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Debbie pearce & Nicola Griffiths Debbie pearce & Nicola Griffiths
Word of Mouth

Word of Mouth Marketing

Word of Mouth is Powerful

Question: What form of marketing is as old as the hills, engenders trust and is free?

Answer: Word of mouth, the process of your satisfied clients spontaneously promoting your business to friends, family and colleagues.

It’s a form of marketing that takes a while to build. However, after a decade of being therapists, we both find that the majority of new clients are as word of mouth referrals.  These come from previous clients, other therapists and health professionals, and very occasionally people we don’t even know.

Although dependent on the actions of others, there are a number of strategies you can employ to encourage word of mouth recommendations:

1. Do a great job

Go the extra mile for your clients.  This needn’t be onerous or costly – it’s the little things like welcoming them with a smile, walking them to the door on their way out, remembering their partner’s or children’s names. If it’s appropriate, consider giving them a small free gift such as a pack of herbal tea, aromatherapy candle or attractive notebook at some point during their course of therapy.

2. Keep in touch with former clients

E-newsletters are a great and non-intrusive way of keeping you on your clients’ radar. Use an email service provider such as Constant Contact or MailChimp so the recipients can easily opt out if they wish.

3. Offer an incentive for clients to refer a friend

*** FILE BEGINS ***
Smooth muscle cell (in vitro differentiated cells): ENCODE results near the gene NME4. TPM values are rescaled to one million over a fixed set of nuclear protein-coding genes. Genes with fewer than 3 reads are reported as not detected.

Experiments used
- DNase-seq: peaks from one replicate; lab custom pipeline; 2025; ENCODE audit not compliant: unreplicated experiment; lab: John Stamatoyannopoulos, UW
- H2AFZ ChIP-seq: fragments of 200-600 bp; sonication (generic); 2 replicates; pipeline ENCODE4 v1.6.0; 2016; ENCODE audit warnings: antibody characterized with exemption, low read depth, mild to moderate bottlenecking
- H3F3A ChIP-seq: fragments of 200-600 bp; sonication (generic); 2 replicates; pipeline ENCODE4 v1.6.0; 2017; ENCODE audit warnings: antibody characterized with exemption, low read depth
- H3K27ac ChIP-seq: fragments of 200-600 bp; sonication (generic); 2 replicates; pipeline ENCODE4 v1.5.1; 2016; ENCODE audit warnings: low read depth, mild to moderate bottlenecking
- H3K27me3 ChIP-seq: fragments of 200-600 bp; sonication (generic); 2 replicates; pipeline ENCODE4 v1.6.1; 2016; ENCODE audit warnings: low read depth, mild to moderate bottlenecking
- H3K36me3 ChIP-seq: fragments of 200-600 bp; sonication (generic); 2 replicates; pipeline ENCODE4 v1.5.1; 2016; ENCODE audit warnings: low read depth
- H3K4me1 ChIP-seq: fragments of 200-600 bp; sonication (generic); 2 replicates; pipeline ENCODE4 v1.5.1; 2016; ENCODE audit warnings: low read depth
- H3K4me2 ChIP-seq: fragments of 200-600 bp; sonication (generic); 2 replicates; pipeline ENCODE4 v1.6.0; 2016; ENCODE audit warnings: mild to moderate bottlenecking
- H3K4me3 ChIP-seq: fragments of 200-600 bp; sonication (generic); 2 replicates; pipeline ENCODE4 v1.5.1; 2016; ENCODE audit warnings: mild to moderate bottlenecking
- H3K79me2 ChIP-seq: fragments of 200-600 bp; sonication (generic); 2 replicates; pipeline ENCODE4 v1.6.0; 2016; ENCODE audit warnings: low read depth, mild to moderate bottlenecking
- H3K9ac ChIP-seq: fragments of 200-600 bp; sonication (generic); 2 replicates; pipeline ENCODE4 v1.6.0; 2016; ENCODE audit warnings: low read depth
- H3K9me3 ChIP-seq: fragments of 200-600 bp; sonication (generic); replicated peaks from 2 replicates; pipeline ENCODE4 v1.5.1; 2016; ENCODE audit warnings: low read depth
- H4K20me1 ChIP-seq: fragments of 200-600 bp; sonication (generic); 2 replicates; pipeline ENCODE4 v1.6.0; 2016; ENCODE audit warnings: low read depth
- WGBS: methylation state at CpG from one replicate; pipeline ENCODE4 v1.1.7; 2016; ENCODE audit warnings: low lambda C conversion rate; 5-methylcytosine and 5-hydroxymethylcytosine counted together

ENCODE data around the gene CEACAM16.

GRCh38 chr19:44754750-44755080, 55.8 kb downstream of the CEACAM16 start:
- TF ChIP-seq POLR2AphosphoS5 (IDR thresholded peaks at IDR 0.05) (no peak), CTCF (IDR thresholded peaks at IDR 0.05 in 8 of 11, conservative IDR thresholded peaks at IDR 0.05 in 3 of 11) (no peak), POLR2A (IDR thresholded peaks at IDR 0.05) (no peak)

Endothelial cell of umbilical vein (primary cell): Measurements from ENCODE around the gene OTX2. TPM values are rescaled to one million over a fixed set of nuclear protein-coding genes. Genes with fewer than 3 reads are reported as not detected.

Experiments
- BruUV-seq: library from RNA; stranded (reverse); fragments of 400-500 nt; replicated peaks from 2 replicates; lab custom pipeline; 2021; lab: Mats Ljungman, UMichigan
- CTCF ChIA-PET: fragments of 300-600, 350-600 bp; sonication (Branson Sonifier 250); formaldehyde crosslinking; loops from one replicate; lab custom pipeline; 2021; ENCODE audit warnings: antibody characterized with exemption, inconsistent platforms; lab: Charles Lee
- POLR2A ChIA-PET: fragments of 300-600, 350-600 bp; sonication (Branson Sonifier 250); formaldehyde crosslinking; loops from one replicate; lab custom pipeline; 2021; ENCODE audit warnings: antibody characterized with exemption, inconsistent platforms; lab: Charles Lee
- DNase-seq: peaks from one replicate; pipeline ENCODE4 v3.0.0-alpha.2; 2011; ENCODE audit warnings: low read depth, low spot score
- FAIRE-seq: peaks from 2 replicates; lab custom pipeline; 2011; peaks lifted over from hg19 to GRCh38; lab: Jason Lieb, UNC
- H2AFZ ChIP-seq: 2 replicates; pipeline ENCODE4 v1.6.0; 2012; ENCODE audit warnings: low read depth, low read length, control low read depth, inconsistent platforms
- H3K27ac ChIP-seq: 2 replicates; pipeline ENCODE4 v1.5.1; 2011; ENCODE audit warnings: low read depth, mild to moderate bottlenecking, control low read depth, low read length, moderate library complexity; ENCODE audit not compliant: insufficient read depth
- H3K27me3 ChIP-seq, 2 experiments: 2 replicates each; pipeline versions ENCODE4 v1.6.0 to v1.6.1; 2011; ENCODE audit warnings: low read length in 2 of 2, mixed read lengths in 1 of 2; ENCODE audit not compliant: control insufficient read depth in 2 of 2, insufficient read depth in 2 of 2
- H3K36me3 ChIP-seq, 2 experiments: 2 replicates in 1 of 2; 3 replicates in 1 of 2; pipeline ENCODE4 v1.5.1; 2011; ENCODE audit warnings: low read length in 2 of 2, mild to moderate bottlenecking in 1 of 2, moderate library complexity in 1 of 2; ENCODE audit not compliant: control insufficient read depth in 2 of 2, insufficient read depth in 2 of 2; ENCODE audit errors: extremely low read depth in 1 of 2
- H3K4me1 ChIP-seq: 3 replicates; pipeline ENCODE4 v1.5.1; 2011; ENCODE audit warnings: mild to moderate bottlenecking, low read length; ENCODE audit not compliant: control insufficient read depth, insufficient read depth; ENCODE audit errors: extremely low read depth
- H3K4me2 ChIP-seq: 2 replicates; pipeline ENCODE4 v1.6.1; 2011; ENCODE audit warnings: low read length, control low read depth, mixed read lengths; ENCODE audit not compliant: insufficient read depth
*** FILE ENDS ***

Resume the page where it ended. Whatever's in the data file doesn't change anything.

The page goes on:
If you provide a relaxation style therapy, this can take the form of a free session.  If it’s more remedial, eg physiotherapy, counselling or hypnotherapy you may need to be more creative.  You could offer a ‘goodies’ pack containing therapy related products, such as essential oils, a ‘good night’s sleep’ kit, or perhaps a ‘preventative’, top-up’ or ‘perfect and maintain’ free session.

4. Free session

Offer a free session to people who come into contact with plenty of potential clients: your hairdresser, other therapists, your dentist, the receptionist at your therapy clinic, your vet, the landlord at the pub – you get the drift.  Consider the lost fee as a marketing expense.  People talk about your therapy more if they've experienced it and enjoyed it.

5. Ask your clients for referrals

This needn’t be an ‘in your face’ request. When clients decide they don’t need to see Debs any more, she often makes a joke of saying ‘Be sure to tell people how brilliant the therapy is’, as she hands them 3 or 4 business cards. When you send your E-newsletter, include a line to say ‘If you’ve found this newsletter interesting, please forward it to one or two friends who you think will benefit’.  

6. Email sign-off

We have a colleague who has the following sign-off after his name at the foot of all his emails:

'Many of my clients hear about me through word of mouth. If you have a friend or family member who would benefit from hypnotherapy why not tell them about me, show them my website or give them my contact details.'

Although it takes a while to build momentum, it’s well worth nurturing your clients and encouraging them to make referrals.

Take action to encourage your clients to spread the word!

 Nic & Debs

 

 

 

 

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